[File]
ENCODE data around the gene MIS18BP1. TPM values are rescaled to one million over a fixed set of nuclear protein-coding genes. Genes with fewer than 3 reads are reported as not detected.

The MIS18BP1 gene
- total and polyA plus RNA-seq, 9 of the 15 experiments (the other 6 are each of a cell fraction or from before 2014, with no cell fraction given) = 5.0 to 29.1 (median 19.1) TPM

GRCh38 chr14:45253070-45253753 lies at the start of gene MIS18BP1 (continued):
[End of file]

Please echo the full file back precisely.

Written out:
ENCODE data around the gene MIS18BP1. TPM values are rescaled to one million over a fixed set of nuclear protein-coding genes. Genes with fewer than 3 reads are reported as not detected.

The MIS18BP1 gene
- total and polyA plus RNA-seq, 9 of the 15 experiments (the other 6 are each of a cell fraction or from before 2014, with no cell fraction given) = 5.0 to 29.1 (median 19.1) TPM

GRCh38 chr14:45253070-45253753 lies at the start of gene MIS18BP1 (continued):